Following a recent United Nations (U.N.) Leaders’ Summit on Countering ISIL and Violent Extremism, U.S. Attorney General Loretta Lynch just announced that the U.S. Department of Justice’s (DOJ) would be collaborating with several U.S. cities to form “a global law enforcement initiative,” known as “The Strong Cities Network” (SCN).
The objective is to “strengthen community resilience against violent extremism.” Lynch and others argue that American cities “are vital partners in international efforts to build social cohesion and resilience to violent extremism.”
In order to build “global social cohesion” SCN states it will identify city-level practitioners and members of their respective communities to participate in a series of workshops. Chosen individuals will contribute to and utilize an online repository of municipal-level good practices and web-based training modules.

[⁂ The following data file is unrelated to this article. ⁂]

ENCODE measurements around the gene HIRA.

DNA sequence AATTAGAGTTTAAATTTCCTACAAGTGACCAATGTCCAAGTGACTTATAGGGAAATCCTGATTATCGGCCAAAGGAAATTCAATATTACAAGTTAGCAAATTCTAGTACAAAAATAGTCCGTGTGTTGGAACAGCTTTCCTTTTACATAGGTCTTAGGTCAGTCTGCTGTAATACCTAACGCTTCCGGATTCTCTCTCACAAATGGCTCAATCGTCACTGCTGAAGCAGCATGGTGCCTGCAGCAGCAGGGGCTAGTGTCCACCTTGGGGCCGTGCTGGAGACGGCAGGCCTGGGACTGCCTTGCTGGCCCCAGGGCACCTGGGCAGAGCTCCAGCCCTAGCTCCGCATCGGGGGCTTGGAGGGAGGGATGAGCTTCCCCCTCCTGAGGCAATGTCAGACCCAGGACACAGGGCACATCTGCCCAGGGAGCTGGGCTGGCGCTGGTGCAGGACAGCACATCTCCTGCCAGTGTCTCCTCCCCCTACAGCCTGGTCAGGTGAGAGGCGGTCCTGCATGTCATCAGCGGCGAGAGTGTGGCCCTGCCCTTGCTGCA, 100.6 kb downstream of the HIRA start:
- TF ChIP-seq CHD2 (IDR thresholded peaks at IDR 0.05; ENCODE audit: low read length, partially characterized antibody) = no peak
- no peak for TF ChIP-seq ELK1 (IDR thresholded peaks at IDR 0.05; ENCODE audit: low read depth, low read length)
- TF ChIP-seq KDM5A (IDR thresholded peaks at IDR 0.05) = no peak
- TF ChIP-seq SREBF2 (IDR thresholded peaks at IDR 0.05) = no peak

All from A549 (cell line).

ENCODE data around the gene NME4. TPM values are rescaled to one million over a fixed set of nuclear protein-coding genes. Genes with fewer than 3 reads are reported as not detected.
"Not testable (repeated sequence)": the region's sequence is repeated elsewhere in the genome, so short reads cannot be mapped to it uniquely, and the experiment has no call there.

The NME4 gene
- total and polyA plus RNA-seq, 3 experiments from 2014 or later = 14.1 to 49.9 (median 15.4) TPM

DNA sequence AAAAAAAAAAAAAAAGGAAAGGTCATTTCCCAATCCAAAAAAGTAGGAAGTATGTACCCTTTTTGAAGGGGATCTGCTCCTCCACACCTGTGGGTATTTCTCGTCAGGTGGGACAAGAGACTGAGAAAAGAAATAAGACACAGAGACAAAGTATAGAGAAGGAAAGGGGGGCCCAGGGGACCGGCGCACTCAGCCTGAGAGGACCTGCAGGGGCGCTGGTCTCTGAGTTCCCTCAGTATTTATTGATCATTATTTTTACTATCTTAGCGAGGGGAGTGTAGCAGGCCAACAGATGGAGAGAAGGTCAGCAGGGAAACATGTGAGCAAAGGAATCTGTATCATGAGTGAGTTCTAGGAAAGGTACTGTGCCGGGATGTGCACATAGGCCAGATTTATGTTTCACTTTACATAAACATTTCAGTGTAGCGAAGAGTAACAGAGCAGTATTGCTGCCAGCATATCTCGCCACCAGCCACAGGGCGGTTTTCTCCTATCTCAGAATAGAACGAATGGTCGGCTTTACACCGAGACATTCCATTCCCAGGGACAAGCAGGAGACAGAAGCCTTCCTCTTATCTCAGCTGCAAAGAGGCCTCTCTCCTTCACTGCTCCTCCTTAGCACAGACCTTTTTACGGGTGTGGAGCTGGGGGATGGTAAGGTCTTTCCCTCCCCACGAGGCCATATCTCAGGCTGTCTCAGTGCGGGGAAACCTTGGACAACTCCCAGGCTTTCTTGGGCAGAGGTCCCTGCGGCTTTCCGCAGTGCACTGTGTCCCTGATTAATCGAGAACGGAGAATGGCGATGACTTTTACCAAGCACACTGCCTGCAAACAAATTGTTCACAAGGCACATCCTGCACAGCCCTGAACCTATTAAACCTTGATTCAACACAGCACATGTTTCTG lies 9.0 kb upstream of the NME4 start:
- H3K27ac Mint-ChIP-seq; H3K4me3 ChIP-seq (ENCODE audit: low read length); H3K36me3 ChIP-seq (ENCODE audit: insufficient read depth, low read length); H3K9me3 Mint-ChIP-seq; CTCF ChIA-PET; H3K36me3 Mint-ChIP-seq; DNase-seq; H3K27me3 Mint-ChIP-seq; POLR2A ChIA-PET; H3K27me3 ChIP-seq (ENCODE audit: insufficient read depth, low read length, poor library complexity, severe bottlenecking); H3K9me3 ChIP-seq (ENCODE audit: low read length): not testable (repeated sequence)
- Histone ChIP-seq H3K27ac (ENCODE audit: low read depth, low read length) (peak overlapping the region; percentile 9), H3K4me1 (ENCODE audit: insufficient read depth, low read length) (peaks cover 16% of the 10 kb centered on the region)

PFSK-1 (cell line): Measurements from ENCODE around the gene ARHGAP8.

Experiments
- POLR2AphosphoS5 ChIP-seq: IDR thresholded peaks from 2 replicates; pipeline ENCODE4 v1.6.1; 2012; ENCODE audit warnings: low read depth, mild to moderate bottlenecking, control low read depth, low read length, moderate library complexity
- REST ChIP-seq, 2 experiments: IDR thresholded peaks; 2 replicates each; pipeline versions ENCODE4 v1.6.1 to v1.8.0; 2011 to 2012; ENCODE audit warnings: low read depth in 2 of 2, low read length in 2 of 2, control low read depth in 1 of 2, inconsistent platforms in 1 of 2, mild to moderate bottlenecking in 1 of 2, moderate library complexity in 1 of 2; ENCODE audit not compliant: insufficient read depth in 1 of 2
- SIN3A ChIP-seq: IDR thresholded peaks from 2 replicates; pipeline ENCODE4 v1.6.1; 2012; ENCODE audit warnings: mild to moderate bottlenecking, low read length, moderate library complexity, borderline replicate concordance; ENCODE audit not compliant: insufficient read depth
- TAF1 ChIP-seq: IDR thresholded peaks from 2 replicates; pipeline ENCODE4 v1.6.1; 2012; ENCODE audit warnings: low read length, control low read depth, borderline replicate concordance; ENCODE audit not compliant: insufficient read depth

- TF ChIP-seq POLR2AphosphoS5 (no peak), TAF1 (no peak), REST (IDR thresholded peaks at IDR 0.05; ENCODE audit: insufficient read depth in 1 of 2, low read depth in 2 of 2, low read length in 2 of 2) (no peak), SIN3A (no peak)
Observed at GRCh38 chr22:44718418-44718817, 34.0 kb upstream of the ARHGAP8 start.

Yet, underlying all of SCN’s “collaboration” is a serious unconstitutional reality: sub-national authorities from “different regions” will attempt to enforce U.N. rules and laws on American soil to achieve SCN objectives.
Furthermore, while SCN’s stated goal appears to combat “violent extremism,” how it identifies and defines “extremism” and– what acts it seeks to criminalize– is critical to recognizing SCN as a genuine national security threat. A cursory look at those involved with SCN at its highest levels provides insight.
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